“We have a lot of small press, both literature and poetry.  We have an extremely wide range of periodicals and journals, probably the biggest selection in the city.  That includes almost every literary journal being published, plus a lot of other areas including music and fashion and art.  We do have a clientele that keeps coming back every month to get the new issue of whatever it is, so there’s that that keeps us current.  We try and pick up on the more interesting titles that are kind of below the radar but are very popular with our clientele.”

St. Marks’s biggest challenge today is restocking their store.  Back in December, they started a GoFundMe campaign to try and raise money to obtain new stock.  You can support the store’s campaign, and help one of the few Village entities left that supports local and independent publishing and writers.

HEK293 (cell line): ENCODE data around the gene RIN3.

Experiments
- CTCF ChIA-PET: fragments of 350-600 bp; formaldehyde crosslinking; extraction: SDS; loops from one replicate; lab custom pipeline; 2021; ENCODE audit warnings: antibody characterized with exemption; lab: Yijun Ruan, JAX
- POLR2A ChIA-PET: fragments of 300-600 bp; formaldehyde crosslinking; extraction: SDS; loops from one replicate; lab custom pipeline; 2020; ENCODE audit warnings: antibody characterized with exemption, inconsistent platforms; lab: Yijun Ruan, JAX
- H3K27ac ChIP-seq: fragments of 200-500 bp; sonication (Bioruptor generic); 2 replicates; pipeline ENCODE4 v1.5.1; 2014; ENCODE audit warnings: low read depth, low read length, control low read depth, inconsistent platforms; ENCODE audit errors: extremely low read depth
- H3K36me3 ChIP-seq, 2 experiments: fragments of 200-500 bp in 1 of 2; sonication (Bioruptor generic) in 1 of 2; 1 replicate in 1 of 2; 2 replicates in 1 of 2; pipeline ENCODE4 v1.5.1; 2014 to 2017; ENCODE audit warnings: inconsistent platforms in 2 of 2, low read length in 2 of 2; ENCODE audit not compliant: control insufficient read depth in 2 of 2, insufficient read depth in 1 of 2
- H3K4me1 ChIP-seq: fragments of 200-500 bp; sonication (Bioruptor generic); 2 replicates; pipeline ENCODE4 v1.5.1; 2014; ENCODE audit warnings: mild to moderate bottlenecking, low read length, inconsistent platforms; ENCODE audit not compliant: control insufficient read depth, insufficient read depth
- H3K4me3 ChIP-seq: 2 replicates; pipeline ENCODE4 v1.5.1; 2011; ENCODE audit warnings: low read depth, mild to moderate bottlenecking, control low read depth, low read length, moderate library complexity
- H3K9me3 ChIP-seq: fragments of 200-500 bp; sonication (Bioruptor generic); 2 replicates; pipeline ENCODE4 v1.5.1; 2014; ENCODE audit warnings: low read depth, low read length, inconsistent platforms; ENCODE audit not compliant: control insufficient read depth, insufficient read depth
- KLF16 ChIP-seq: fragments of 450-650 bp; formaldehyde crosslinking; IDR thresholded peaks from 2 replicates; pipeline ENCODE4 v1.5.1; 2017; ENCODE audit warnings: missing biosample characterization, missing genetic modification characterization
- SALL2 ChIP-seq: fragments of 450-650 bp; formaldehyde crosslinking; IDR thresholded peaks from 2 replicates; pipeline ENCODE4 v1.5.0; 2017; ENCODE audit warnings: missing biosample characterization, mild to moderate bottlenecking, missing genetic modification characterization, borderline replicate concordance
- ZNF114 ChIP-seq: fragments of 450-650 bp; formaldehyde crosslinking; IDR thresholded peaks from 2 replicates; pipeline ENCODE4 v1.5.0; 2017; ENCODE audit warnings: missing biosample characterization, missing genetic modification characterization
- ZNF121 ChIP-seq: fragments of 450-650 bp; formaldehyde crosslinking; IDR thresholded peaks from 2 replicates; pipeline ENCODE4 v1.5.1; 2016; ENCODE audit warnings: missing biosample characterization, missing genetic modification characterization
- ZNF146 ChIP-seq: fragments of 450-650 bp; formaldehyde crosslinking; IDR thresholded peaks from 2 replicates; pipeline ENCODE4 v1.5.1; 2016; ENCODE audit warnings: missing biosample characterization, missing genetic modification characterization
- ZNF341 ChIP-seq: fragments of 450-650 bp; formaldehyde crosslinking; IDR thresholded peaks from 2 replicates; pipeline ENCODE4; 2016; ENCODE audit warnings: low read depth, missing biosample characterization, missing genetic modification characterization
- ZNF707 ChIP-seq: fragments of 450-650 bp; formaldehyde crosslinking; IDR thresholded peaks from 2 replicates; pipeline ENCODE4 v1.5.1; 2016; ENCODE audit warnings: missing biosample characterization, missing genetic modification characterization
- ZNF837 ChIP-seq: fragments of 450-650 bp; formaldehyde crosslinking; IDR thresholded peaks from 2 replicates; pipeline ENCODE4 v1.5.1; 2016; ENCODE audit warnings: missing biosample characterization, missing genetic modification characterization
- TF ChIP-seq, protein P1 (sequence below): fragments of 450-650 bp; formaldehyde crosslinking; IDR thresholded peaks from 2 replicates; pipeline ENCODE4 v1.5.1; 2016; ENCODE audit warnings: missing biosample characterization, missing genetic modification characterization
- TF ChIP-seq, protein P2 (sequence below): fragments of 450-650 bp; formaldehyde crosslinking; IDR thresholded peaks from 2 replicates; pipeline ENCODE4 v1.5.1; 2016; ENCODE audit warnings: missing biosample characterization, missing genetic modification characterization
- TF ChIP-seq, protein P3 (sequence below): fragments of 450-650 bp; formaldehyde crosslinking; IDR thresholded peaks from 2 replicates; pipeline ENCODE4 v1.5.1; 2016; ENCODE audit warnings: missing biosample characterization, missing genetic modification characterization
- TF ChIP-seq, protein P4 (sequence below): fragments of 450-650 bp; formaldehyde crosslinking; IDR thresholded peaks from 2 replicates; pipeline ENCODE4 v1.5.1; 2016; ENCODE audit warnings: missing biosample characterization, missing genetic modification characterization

Read more

With GVSHP's "Business of the Month" program, each month a local, independent business is featured on GVSHP's website, blog and social media, to showcase one of our neighborhoods' great and unique commercial treasures.  We hope it will increase support and patronage, aiding our local small businesses' health and viability.  We're asking you, the public, to nominate your favorite businesses for consideration for our "Business of the Month." To nominate a business just fill in this brief form.  See our past Businesses of the Month here.


        You help make it happen!







Click here to unsubscribe